The CMOS operational amplifiers which are described in this invention utilize MOSFETs for active loads. This characteristic offers the following advantages:
a. It makes it possible to design an operational amplifier with MOSFETs being the only components used.
b. It provides large load impedances and, hence, large voltage gain with relatively small chip area by increasing gate width(s) and operating the load devices in the saturation region.
c. Utilizing the MOS process technology, active devices can be fabricated to have a better match than passive components such as resistors. Therefore, using MOSFETs for active loads improves the input offset voltage characteristics of the differential amplifier. Since large load impedances are realized in small chip areas, low parasitic capacitances are associated with these loads which increases the amplifier's slewing rate.
d. Input common-mode voltage swing can be improved by controlling the threshold voltages of the load devices.
A relatively high initial input offset voltage is characteristic of a CMOS operational amplifier as compared to a low input offset voltage as being characteristic of a bipolar operational amplifier. Statistical data obtained on recently integrated CMOS operational amplifiers have shown that input offset voltage drift with temperature is as good as those obtained from some bipolar transistors.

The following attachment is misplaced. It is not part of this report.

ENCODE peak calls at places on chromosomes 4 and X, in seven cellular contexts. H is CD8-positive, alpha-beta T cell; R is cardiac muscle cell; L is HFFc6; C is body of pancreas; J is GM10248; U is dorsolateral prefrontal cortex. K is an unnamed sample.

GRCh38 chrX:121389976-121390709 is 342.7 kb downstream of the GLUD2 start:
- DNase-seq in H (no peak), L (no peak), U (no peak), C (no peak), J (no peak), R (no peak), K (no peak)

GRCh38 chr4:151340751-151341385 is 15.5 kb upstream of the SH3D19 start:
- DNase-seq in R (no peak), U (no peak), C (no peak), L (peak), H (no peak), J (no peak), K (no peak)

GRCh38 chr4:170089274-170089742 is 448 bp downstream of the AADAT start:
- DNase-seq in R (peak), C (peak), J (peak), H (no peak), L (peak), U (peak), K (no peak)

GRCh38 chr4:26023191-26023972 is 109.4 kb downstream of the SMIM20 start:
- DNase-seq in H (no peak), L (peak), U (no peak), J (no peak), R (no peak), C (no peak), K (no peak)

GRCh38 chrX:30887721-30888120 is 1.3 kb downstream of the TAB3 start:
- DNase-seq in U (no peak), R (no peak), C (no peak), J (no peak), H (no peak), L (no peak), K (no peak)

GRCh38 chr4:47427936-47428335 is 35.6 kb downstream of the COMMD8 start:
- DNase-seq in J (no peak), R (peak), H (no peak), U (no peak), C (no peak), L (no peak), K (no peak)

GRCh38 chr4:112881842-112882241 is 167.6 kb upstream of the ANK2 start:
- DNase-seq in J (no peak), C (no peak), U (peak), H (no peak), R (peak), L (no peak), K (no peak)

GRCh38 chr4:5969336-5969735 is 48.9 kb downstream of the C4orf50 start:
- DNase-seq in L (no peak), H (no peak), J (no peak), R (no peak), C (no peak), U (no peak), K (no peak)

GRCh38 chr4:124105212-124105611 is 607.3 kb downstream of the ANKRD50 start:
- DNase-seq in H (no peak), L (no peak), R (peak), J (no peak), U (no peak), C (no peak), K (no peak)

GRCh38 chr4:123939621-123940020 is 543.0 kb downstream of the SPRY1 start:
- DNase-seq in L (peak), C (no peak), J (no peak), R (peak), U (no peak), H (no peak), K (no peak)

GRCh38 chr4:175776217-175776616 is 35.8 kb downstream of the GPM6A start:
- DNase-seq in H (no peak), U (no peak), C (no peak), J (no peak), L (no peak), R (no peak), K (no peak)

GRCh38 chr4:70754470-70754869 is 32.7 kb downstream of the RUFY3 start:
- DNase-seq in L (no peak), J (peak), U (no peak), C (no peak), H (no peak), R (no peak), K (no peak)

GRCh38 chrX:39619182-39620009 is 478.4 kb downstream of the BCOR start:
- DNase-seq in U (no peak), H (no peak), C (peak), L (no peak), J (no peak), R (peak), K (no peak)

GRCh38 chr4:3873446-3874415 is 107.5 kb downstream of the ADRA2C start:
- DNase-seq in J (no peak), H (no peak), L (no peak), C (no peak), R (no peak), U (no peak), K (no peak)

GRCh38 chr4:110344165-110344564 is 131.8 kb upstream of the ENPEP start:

An additional advantage of a CMOS amplifier over a bipolar amplifier is the fact that CMOS amplifiers can be biased at extremely low drain currents without appreciably affecting the voltage gain of the amplifier.
Various designs of CMOS operational amplifiers are described hereinafter that can be operated from either a single positive supply voltage or a single negative power supply voltage. It is possible to design a monolithically integrable CMOS operational amplifier that can offer an extremely low power drain level and/or an extremely wide range of supply voltages.
This invention relates to a family of operational amplifiers, and more particularly it relates to a family of operational amplifier circuits using only silicon gate or metal gate MOSFET transistors as the active devices.
It is an object of the present invention to provide a family of operational amplifier circuits having a virtually infinite input impedance and zero input offset and bias currents.
It is another object of this invention to provide a family of operational amplifier configurations which are capable of operating within a wide range of DC supply voltages at extremely low DC current flow.
Another object of the present invention is to provide a family of operational amplifier curcuits in which all of the components are manufacturable through complementary MOSFET monolithic integration processes.
A still further object of the present invention is to provide a family of operational amplifier circuits which are capable of operating from a single positive DC supply voltage while maintaining excellent operation over a wide range of input common node voltage swings, including operation with negative input common node voltages.